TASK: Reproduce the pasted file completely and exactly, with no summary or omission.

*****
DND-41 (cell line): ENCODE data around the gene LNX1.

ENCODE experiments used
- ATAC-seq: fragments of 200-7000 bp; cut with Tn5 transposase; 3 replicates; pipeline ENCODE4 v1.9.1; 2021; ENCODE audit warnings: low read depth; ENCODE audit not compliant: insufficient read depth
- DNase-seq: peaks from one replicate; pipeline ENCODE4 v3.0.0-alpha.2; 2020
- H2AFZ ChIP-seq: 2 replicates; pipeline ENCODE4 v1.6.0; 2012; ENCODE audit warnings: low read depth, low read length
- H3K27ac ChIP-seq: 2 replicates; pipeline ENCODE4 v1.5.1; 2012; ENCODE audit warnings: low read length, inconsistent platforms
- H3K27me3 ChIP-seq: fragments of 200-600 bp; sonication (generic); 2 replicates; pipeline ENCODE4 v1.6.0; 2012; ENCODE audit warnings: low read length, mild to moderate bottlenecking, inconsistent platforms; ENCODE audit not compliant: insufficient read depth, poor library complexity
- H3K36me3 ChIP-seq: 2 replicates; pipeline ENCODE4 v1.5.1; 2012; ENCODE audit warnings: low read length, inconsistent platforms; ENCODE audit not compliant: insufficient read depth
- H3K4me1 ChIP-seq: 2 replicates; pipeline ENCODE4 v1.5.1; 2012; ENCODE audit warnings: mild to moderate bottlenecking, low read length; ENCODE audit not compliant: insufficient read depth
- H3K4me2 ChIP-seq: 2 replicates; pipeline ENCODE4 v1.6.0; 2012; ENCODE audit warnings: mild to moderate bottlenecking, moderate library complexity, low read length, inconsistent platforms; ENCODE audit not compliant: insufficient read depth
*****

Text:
DND-41 (cell line): ENCODE data around the gene LNX1.

ENCODE experiments used
- ATAC-seq: fragments of 200-7000 bp; cut with Tn5 transposase; 3 replicates; pipeline ENCODE4 v1.9.1; 2021; ENCODE audit warnings: low read depth; ENCODE audit not compliant: insufficient read depth
- DNase-seq: peaks from one replicate; pipeline ENCODE4 v3.0.0-alpha.2; 2020
- H2AFZ ChIP-seq: 2 replicates; pipeline ENCODE4 v1.6.0; 2012; ENCODE audit warnings: low read depth, low read length
- H3K27ac ChIP-seq: 2 replicates; pipeline ENCODE4 v1.5.1; 2012; ENCODE audit warnings: low read length, inconsistent platforms
- H3K27me3 ChIP-seq: fragments of 200-600 bp; sonication (generic); 2 replicates; pipeline ENCODE4 v1.6.0; 2012; ENCODE audit warnings: low read length, mild to moderate bottlenecking, inconsistent platforms; ENCODE audit not compliant: insufficient read depth, poor library complexity
- H3K36me3 ChIP-seq: 2 replicates; pipeline ENCODE4 v1.5.1; 2012; ENCODE audit warnings: low read length, inconsistent platforms; ENCODE audit not compliant: insufficient read depth
- H3K4me1 ChIP-seq: 2 replicates; pipeline ENCODE4 v1.5.1; 2012; ENCODE audit warnings: mild to moderate bottlenecking, low read length; ENCODE audit not compliant: insufficient read depth
- H3K4me2 ChIP-seq: 2 replicates; pipeline ENCODE4 v1.6.0; 2012; ENCODE audit warnings: mild to moderate bottlenecking, moderate library complexity, low read length, inconsistent platforms; ENCODE audit not compliant: insufficient read depth